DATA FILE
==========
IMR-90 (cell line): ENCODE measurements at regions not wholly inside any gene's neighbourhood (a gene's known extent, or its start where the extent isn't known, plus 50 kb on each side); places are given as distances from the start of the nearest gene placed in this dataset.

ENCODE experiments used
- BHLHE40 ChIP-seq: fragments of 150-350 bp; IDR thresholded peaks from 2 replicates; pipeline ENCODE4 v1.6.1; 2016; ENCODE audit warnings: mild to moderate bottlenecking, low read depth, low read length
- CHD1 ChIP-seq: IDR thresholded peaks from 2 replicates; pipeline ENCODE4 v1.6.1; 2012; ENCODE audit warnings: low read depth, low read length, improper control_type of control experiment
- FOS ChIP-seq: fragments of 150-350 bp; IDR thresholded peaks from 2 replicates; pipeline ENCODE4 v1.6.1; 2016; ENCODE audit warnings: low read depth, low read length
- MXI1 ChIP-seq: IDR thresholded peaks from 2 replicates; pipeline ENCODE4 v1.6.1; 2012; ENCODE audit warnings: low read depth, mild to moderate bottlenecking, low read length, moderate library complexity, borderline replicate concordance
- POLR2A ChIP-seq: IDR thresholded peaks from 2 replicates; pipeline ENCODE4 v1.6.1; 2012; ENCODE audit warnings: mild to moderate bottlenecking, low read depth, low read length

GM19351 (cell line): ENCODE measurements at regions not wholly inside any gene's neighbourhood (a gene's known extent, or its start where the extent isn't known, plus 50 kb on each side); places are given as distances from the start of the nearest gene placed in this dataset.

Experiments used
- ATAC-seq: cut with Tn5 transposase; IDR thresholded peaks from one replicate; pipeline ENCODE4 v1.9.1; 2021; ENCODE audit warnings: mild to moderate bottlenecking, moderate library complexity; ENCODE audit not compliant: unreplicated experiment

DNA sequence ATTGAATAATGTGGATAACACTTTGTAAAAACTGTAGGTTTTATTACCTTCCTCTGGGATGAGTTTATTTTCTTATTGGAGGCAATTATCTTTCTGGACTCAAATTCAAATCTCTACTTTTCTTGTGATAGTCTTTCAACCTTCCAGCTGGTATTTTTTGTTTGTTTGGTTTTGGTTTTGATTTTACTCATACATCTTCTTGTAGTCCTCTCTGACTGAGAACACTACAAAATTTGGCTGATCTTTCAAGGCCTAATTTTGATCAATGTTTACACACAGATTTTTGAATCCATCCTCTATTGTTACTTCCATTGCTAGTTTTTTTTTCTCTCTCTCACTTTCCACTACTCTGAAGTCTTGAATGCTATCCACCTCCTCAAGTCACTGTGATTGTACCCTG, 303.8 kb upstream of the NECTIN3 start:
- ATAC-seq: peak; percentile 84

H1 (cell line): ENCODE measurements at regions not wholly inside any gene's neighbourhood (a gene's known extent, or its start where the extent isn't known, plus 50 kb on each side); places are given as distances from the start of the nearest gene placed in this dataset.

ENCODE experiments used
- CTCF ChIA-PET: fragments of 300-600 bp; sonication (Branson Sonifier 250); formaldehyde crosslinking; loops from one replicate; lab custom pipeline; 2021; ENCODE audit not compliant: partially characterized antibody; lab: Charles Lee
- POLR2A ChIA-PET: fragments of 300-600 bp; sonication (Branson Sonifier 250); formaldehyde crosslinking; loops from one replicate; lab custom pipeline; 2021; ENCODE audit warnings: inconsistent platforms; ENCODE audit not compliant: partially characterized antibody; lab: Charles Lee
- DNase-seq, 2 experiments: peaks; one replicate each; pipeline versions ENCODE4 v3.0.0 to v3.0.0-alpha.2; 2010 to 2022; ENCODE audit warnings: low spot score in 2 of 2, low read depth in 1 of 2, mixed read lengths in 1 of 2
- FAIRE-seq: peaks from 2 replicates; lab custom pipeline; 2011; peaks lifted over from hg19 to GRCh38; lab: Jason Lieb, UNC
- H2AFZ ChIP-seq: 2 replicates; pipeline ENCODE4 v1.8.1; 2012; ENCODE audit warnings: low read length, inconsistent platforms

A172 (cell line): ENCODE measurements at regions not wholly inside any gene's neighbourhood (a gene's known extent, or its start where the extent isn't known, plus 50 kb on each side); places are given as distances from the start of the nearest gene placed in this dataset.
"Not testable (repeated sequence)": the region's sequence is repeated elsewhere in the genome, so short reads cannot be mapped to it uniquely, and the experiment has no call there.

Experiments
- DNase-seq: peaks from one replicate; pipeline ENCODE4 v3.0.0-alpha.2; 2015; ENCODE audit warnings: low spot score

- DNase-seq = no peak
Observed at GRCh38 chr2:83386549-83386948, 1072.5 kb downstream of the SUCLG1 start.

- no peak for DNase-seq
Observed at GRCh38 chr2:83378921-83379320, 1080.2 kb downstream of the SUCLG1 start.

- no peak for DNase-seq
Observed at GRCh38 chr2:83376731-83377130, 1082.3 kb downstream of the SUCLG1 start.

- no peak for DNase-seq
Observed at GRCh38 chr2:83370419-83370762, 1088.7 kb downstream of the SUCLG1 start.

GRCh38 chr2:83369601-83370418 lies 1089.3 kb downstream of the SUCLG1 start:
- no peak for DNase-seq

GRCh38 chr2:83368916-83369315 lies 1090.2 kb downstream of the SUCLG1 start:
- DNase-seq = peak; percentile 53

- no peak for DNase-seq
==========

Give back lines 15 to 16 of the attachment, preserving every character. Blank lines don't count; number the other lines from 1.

- CTCF ChIA-PET: fragments of 300-600 bp; sonication (Branson Sonifier 250); formaldehyde crosslinking; loops from one replicate; lab custom pipeline; 2021; ENCODE audit not compliant: partially characterized antibody; lab: Charles Lee
- POLR2A ChIA-PET: fragments of 300-600 bp; sonication (Branson Sonifier 250); formaldehyde crosslinking; loops from one replicate; lab custom pipeline; 2021; ENCODE audit warnings: inconsistent platforms; ENCODE audit not compliant: partially characterized antibody; lab: Charles Lee